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Contractors Shortlisted for Border Wall Work

Thursday, May 16, 2019

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In the latest update to the U.S.-Mexico border wall saga, the U.S. Army Corps of Engineers recently shortlisted 12 contractors to bid on construction work sometime during the next five years; the Pentagon moved $1.5 billion to assist with border wall construction; and a previously contested contract, worth $187 million, has been canceled due to the protest.

The work in question for the shortlisted contractors is located in the El Centro, Yuma, San Diego and the Tucson border sectors, as well as the Army Corps’ South Pacific and Southwestern divisions. The contracts are worth up to $5 billion total.

Border Wall Saga

In September 2017, the first border wall contracts were awarded to four different companies to develop prototypes that would work in conjunction with the border in the San Diego area. U.S. special forces spent weeks attempting to breach the eight prototype models of the proposed U.S.-Mexico border wall, which proved to withstand jackhammers, torches and climbing tools.

Since then, the government has worked to speed up the project. In March 2018, Judge Gonzalo Curiel ruled that the Department of Homeland Security was not overstepping its bounds by expediting border wall construction and waiving environmental rules in the process. The suit had threatened to stall work in Calexico, where a stretch of fence was being replaced, and could have delayed the larger border-wall project.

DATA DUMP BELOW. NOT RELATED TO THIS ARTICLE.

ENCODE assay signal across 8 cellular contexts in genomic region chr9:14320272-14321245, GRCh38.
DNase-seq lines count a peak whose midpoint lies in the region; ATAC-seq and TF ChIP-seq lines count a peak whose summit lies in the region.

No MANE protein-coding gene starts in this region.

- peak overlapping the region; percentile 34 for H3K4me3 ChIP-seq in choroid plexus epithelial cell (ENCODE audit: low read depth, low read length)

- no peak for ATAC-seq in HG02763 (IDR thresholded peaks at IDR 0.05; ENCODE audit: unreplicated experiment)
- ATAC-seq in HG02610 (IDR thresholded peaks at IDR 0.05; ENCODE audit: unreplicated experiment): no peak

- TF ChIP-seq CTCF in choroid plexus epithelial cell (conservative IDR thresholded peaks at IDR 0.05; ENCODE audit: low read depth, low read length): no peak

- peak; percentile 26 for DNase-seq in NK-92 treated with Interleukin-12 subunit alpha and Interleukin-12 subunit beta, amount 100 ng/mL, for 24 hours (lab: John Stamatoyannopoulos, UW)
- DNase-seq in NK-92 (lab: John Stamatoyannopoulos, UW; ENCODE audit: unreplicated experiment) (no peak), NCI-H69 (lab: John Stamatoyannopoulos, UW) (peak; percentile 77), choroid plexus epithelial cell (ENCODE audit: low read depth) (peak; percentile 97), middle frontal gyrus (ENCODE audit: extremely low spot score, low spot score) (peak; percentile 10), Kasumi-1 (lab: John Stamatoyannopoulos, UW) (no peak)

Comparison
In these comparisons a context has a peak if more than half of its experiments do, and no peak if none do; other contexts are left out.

tzahiV / Getty Images

In the latest update to the U.S.-Mexico border wall saga, the U.S. Army Corps of Engineers recently shortlisted 12 contractors to bid on construction work sometime during the next five years; the Pentagon moved $1.5 billion to assist with border wall construction; and a previously contested contract, worth $187 million, has been canceled due to the protest.

In October 2018, the U.S. Department of Homeland Security announced that any environmental regulations regarding the construction or repair of a section of the U.S.-Mexico border wall for certain areas in Texas would be waived, drawing ire from environmentalists and private property owners alike. The announcement detailed exemptions in Cameron County; another announcement made the following day detailed similar measures for Hidalgo County.